Dubai: British banking major Barclays wants to tap into the huge trade and working capital finance opportunities in the region through the UAE utilising the country’s status as a global trade hub that connects Asia, Middle East Africa and Europe, Baihas Baghdadi, the Managing Director and Global Head of Trade and Working Capital told Gulf News in an interview.
“Strategically from a trade finance perspective we are determined to be present in all the major trade hubs such as Singapore, Hong Kong, Frankfurt, Dubai, London and New York. The UAE is top priority in the Middle East and North Africa (Mena) region both in terms of volumes and number of transactions,” said Baghdadi.
In terms of trade finance business, the UAE is one of the top five countries for Barclays. The bank covers the whole region from the UAE. While the GCC as a whole is an important trade partner of the UK, Saudi Arabia and the UAE accounts for a major share of its trade finance related business in the region.
In the global trade flows, the UAE is a very important hub in the east — west trade flows. “For us the UAE is a great corridor to Asia. The India — UAE corridor is a really an important one. Barclays is present in India and the UAE and we want to further leverage that corridor,” said Baghdadi.
With the growing trade links of the UAE with other global hubs such as Hong Kong and Singapore, the bank sees new opportunities in the east — west trade through the UAE. For trades originating in the West too, the UAE is a major hub for Barclays because of its close connections with leading western corporates and multinationals.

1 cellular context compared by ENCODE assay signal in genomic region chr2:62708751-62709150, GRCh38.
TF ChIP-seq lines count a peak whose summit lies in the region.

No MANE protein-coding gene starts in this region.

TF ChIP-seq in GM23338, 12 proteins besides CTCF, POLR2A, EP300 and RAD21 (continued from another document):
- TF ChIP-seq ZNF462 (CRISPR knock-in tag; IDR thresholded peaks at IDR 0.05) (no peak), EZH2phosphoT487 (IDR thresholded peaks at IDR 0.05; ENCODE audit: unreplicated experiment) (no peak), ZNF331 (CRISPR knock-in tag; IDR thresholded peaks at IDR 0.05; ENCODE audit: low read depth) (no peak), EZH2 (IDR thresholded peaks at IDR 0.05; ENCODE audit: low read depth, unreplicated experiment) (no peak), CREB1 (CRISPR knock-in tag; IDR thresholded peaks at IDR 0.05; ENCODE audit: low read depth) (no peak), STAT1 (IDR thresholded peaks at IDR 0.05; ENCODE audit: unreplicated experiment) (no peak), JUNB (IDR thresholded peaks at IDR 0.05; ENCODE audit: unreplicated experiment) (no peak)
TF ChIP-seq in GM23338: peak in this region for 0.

“With our massive investment banking foot print in the west, we cover most of the global corporates in the Western hemisphere. We do support all our global corporates doing business in the GCC. From the west we complement our product offering by following their trade flows into this part of the world and we also capture opportunities in trade flows to and from the east,” said Baghdadi.
Trade finance being relatively capital efficient and low risk, because of its self-liquidating nature has attracted a lot of competition and price undercutting in the recent years.
The products offered by these trade finance businesses, which include letters of credit and financing for inventories and suppliers, are short-term, generate fees, and are light on the balance sheets. Those are important considerations in an era when banks are under increasing pressure from regulators globally to shore up capital and rein in risky lending. But the rising costs of regulatory compliance and fraud risks have increased the cost of doing business which could eventually result in a shakeout in the industry.
“Trade finance is short term in nature and it is self-liquidating. It is very capital efficient. Most of the risks related to sophisticated structures and potential fraud. Here is where banks have to do their due diligence and KYC [know your customer] process very carefully making sure the underlying transactions is for real. That is an expensive process. When people gets into competition people tend to forget the costs and offer competitive pricing. This is good for the market but such low prices may not be sustainable,” said Baghdadi.
Despite the competition and emerging challenges in trade financing, Baghdadi said Barclays is committed to supporting the two way east — west trade flows through the UAE and further developing new trade opportunities to Africa through the UAE hub.